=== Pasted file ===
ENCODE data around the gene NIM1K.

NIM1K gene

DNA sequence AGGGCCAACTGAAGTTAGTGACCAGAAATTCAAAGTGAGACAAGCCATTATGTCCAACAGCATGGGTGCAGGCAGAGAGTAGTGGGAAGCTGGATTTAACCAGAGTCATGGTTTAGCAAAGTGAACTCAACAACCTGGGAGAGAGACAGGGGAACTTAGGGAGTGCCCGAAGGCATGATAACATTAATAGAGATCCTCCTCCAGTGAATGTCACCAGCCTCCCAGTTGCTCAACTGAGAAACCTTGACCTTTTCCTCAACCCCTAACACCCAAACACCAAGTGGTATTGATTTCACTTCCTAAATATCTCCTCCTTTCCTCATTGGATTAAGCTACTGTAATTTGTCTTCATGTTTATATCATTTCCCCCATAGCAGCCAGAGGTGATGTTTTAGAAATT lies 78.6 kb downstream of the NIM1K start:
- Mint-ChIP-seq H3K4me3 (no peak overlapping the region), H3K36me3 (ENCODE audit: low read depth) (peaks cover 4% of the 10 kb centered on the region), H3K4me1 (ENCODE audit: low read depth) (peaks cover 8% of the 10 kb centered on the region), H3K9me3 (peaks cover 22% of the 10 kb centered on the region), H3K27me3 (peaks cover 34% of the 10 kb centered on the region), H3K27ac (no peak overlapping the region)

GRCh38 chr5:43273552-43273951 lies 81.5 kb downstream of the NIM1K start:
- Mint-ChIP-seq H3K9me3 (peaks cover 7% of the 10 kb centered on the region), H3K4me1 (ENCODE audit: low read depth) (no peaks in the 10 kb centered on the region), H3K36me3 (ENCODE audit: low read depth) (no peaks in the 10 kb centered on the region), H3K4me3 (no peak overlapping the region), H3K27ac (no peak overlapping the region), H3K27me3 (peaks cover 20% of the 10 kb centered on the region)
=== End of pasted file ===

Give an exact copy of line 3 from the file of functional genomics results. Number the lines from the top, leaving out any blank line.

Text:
DNA sequence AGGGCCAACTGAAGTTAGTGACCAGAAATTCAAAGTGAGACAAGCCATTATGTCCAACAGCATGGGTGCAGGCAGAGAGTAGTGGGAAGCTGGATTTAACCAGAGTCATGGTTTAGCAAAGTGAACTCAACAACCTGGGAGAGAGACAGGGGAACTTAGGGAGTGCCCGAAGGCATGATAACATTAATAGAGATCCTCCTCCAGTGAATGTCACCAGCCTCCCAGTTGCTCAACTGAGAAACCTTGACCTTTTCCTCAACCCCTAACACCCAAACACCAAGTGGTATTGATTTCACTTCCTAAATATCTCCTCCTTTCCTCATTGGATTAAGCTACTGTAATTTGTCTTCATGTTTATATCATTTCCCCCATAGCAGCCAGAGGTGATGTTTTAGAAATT lies 78.6 kb downstream of the NIM1K start: